Landscapes: An Interview with Herb Weigand

By Crystal Swartz

Dr. Herbert Weigand reveals an intriguing cultural journey through his “From Dublin to Durango” art exhibit at Madelon Powers Art Gallery.  Weigand’s contrasting collection of landscape paintings traverses from Ireland’s countryside to Colorado’s cliff dwellings.  The majority of the pieces show the intricate layers of deserted Pueblo Indian structures that echo an elegiac spirit.  But a handful of Weigand’s rich, rolling landscapes of Glendalough, Ireland adds a quenching stir to the collection.  The physical variances between the Durango and Dublin works fuse the artist’s theme of abandonment.  All of the landscapes represent areas of Ireland and Colorado that are desolate and in ruins.  At the art exhibit, Weigand includes the United Nations Declaration on the Rights of Indigenous Peoples, a History Channel video titled Mystery of the Anasazi, and a historical collage about the culture of Mesa Verde.

Inside the Fine and Performing Arts Center on the ground floor, Dr. Weigand teaches his class of art students in an airy gallery workroom.  Easels, paint, and canvases replace the conventional classroom makeup of desks, blackboards, and books.  The rectangular windows that line the far wall of the room add to the open and imaginative environment.  A radio station plays rock and roll music, student artists create, and Dr. Weigand discusses his “From Dublin to Durango” art exhibit.

Crystal Swartz:  Can you tell me about the inspiration behind your From Dublin to Durango exhibit?

Herbert Weigand:  I was on sabbatical last year.  I decided to do a series of landscapes, mostly because I hadn’t done landscapes that much before.  Most of my older paintings are of human figures, some with a little landscape in the background.  But the landscapes weren’t the primary subjects.  I wanted to challenge myself.  It’s always good to do that.  I had some relatives in Ireland, so I went over there to visit them and painted some landscapes while I was there.

In terms of Colorado, I was always interested in the cliff dwellings that were built about a thousand years ago.  Those cliffs, where people built these houses in, and now they’re all gone.

CS:  How would you describe your artistic style?

HW:  I do work in different styles.  They’re always in series.  I wouldn’t have abstract figures in with landscapes in the same exhibition.  I stick with a certain aesthetic territory.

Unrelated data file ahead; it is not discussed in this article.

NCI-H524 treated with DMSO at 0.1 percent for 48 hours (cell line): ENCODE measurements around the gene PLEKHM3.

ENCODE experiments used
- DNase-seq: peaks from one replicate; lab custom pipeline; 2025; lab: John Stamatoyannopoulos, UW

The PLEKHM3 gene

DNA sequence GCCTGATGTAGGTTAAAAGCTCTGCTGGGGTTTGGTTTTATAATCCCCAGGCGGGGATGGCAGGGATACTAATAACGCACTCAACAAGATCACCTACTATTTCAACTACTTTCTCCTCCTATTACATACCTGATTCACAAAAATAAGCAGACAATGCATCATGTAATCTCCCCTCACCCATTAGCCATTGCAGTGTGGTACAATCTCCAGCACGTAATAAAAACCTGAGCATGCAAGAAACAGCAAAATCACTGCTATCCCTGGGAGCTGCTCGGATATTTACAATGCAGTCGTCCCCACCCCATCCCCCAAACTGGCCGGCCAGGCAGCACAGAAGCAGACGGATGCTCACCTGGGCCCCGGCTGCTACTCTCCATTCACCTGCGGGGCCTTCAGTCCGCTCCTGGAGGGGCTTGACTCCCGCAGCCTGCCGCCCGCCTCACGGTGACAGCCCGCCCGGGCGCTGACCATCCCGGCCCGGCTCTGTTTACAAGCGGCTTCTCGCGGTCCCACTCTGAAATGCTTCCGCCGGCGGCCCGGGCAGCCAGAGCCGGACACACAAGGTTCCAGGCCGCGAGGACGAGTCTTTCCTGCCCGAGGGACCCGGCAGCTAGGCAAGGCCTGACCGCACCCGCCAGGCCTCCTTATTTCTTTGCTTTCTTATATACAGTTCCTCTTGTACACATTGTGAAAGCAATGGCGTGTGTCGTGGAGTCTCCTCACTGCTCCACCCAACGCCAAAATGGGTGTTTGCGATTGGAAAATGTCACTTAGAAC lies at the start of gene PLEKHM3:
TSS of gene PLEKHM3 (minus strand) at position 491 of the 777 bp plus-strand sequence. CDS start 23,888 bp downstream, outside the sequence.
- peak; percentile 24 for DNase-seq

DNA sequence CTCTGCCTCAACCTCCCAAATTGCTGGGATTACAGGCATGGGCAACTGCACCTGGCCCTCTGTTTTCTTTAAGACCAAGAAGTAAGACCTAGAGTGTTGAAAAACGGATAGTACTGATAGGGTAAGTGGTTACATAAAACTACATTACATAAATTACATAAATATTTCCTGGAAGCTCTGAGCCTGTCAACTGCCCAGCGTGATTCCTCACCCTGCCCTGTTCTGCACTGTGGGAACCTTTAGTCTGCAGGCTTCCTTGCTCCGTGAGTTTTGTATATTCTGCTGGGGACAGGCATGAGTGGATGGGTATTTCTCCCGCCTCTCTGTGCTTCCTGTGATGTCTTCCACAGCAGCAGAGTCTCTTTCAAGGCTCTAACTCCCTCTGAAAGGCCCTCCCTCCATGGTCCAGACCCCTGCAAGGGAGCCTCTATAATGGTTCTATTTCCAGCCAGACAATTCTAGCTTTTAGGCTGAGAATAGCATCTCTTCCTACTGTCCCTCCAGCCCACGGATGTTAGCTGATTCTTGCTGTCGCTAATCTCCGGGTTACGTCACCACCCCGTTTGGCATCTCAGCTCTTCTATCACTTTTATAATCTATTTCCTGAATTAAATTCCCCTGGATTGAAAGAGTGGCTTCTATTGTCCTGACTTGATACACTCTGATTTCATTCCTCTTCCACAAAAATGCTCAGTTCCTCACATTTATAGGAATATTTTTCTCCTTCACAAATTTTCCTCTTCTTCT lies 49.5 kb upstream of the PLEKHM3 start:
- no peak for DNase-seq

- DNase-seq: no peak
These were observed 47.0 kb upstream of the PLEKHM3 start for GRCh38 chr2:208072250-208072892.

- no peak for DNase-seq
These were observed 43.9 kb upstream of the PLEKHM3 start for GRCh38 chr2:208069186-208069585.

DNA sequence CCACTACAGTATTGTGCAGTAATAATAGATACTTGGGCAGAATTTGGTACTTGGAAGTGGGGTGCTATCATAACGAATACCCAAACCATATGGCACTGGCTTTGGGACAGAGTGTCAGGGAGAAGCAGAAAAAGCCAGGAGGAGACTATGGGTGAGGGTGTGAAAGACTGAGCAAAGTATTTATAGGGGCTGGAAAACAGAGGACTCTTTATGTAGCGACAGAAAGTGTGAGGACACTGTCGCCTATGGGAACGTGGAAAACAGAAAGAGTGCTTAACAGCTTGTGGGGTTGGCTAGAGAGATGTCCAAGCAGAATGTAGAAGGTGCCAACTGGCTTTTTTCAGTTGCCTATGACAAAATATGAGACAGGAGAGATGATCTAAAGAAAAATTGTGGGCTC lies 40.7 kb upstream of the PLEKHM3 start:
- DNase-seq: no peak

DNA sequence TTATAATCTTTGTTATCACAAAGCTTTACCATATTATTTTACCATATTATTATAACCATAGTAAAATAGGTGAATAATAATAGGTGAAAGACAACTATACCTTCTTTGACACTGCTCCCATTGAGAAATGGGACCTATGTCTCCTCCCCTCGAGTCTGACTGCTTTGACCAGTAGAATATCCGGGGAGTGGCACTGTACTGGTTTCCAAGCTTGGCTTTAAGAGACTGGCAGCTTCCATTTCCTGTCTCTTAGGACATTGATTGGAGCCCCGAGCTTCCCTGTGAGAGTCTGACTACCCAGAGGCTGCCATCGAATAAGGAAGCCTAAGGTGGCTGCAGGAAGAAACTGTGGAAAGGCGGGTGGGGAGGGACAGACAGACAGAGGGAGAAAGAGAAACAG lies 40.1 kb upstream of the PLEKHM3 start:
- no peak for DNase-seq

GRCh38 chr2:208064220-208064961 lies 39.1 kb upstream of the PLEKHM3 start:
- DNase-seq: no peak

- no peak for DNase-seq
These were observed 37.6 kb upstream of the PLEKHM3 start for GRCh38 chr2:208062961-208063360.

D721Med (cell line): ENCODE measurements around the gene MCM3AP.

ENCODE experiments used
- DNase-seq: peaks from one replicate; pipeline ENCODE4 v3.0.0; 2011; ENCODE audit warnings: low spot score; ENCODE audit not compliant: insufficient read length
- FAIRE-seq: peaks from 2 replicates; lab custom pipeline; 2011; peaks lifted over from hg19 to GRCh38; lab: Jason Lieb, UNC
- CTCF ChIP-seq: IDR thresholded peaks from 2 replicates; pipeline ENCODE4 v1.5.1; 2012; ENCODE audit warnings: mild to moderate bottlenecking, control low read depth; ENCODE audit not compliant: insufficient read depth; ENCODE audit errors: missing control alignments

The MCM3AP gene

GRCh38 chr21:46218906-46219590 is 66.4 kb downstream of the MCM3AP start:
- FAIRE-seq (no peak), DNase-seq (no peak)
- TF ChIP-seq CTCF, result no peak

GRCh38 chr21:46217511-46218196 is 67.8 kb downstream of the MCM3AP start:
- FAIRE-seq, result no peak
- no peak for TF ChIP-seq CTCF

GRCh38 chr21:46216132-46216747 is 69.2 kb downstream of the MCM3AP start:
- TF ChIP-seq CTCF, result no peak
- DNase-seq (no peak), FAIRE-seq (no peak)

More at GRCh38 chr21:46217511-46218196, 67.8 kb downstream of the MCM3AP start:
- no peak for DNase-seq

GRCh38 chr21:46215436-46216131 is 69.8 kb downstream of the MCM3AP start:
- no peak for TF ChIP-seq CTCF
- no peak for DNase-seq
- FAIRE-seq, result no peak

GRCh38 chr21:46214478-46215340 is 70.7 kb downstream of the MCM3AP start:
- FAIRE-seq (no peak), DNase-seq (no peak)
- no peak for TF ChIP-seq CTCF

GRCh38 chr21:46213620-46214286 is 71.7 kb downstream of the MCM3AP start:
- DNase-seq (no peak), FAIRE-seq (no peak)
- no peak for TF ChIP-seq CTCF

CS:  Do you prefer oil paint or watercolors as your medium?

HW:  I’m mostly an oil painter.  In the “From Dublin to Durango” collection, there are eleven oils and four watercolors.

CS:  How did you decide on the positioning of the pieces?

HW:  I hung the show.  First, I was thinking about separating them, with all the Irish ones on one side.  But the Colorado pieces are all sort of brown, kind of monochrome.  I laid them out on the floor first.  I decided it was better with the more colorful ones with monochrome ones.

CS:  The United Nations Declaration for Indigenous is

HW:  In my lifetime, I have been on three Native American reservations.  I’ve visited the Sioux, Apache, and Navajo reservations.  One of the things that struck me was the sheer poverty.  I was reading a local newspaper and there was an article about indigenous people, not just Native Americans, but also the natives of South Africa and Aborigines of Australia.  The article was about giving them some basic human rights so they can lead more prosperous lives.  I wanted to include it the show.  The United States is apparently the only major country not enforcing it.  It seems pretty hypocritical to me that we always get this sort of constant barrage that we’re the land of democracy, the land of opportunity, and the people that lived here the first really live in terrible situations.

Dr. Herbert Weigand’s collection “From Dublin to Durango” continues through November 22 at the Madelon Powers Gallery, Fine and Performing Arts Center, East Stroudsburg University.

 

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